Classic Sidecar

classic sidecar cocktail served in a martini glass
The Sidecar is one of our favorite classic cocktails. Reportedly invented in 1920’s Paris, it’s one of the most enticing cocktails that comes to mind as summer turns to fall. It has the perfect balance of sweet and sour, and the cognac on which it’s based seems quite appropriate as the weather cools off.

The classic Sidecar recipe is simply equal parts brandy or cognac, triple sec, and lemon juice. People have experimented with different proportions over time, but in our opinion, the best way to make it is to find a favorite cognac and orange liqueur and stick with the traditional recipe.

We’ve been making ours with Germain-Robin, a small-batch brandy from California. It’s made in an antique cognac still and aged in oak in Ukiah, CA. Dudognon Reserve Cognac also works beautifully. For orange liqueur, we recommend sticking with Cointreau. Grand Marnier is fine, but it has cognac in it, meaning you’ll be doubling down on the cognac flavor if you opt for it.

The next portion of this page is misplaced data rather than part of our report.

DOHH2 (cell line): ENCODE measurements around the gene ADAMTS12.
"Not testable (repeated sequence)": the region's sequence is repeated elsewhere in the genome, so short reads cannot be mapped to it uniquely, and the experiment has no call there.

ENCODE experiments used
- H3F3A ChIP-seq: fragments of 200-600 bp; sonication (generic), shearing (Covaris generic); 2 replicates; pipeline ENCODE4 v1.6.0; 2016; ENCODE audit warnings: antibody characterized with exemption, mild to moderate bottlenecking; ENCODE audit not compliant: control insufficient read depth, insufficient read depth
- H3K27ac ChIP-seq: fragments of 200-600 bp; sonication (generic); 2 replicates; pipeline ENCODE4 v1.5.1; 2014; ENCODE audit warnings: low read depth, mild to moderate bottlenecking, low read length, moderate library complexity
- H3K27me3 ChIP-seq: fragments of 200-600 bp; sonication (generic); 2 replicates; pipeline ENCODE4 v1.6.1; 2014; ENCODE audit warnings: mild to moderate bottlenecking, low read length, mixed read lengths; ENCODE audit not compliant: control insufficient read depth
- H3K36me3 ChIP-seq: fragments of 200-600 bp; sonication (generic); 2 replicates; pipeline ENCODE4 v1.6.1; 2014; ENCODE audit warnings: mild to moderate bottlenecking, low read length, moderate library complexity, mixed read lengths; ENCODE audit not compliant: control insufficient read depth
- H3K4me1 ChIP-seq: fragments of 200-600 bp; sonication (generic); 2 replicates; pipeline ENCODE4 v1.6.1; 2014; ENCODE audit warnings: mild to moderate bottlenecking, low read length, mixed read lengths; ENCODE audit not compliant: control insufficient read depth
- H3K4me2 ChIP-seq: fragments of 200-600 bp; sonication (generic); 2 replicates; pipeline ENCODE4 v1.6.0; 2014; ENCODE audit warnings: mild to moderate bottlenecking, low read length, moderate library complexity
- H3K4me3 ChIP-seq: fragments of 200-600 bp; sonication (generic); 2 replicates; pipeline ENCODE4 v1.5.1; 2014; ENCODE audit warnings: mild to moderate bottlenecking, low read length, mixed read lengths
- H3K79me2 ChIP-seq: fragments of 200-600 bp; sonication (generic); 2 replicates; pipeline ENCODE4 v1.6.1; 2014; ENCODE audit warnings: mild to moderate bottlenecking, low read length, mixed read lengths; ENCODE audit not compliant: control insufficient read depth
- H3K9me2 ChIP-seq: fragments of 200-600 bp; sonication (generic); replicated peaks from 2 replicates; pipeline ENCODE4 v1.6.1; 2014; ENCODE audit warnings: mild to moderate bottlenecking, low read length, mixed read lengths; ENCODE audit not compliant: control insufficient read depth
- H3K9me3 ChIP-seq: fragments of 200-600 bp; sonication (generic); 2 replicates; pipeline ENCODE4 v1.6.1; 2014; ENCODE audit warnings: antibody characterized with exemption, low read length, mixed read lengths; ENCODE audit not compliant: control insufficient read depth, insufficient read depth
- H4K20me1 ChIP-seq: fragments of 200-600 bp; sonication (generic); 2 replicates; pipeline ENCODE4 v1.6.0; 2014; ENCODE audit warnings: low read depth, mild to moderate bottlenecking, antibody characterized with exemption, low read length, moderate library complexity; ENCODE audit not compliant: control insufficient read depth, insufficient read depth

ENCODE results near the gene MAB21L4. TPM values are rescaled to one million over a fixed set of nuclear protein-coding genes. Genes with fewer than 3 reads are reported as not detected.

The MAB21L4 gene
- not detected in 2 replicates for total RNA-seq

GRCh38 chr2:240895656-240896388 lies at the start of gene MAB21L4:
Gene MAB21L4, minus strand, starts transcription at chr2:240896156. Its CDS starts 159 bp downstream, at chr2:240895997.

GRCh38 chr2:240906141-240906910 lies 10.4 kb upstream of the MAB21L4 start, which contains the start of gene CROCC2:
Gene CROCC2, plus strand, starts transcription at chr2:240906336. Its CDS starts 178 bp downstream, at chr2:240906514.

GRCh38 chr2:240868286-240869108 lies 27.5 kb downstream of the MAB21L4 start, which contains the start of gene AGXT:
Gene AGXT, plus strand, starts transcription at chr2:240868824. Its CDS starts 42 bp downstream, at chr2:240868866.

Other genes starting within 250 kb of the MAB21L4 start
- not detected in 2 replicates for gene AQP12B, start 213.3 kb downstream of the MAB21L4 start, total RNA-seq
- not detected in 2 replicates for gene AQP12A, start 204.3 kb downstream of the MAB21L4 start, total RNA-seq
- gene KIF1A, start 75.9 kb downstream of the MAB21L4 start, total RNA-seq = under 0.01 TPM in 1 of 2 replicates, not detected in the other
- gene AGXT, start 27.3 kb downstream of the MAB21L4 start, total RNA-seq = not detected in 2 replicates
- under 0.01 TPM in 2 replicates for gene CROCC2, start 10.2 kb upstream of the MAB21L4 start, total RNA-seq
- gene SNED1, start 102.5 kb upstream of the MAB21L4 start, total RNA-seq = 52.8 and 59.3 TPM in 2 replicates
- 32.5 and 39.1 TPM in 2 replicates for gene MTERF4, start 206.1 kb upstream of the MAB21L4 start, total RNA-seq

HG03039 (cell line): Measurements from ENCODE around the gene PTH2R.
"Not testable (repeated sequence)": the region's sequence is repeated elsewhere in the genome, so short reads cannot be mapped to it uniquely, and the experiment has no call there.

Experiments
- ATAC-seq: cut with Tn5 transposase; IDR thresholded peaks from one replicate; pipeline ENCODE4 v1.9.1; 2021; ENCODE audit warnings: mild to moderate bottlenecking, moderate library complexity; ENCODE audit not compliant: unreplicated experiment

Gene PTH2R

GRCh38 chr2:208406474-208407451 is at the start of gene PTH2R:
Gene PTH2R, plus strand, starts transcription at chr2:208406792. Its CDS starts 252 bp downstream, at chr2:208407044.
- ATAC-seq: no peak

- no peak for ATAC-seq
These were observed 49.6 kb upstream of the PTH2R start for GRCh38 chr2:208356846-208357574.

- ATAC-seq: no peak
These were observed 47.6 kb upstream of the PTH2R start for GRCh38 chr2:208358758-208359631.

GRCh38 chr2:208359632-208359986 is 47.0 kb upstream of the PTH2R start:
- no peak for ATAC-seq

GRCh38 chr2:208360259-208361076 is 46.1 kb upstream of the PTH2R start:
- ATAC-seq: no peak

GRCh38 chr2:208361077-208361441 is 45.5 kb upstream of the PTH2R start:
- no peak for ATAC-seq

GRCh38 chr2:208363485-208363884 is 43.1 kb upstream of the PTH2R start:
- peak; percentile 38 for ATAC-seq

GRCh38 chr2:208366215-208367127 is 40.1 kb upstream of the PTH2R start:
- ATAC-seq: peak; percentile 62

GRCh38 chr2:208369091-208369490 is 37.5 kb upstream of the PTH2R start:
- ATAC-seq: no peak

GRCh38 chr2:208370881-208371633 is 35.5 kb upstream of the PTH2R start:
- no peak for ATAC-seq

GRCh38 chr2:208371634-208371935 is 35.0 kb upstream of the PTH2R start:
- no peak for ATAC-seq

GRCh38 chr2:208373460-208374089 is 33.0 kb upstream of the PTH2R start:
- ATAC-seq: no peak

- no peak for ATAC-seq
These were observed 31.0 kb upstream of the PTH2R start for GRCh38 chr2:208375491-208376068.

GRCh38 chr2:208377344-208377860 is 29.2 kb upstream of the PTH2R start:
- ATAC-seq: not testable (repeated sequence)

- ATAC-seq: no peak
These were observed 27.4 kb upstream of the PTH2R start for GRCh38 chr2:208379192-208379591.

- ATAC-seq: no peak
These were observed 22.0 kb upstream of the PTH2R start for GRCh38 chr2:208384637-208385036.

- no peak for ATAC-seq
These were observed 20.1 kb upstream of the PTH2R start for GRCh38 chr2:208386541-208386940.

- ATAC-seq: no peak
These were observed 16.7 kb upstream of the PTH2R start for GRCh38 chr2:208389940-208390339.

juicing lemons for a classic sidecar recipe by The Taste Edit
We only use fresh lemon juice. We use one of these to juice limes and lemons, and strain it for a more refined presentation. If you choose to sugar the rim, use a squeezed lemon to wet the rim and let the sugar harden for 10-15 minutes before serving. If you don’t sugar the rim, try garnishing with an orange or lemon zest!

serving sidecars cocktails from a tray with a twist of lemon
We like to serve ours in these William Yeoward glasses. We also would suggest using glasses like these, these, or these.

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Classic Sidecar
  • 2 oz brandy or cognac
  • 2 oz orange liqueur
  • 2 oz fresh squeezed lemon juice, strained
  • sugar
  1. Add the cognac, Cointreau, and lemon juice to a shaker.
  2. Top with crushed ice and shake vigorously until it's extremely cold.
  3. Strain into cocktail glasses and serve.
  4. Optional: sugar the rim of two cocktail glasses by rubbing around the rim with a squeezed lemon and dipping the rim in sugar. Let sit (ideally in freezer) for 10-15 minutes.

1 Comment

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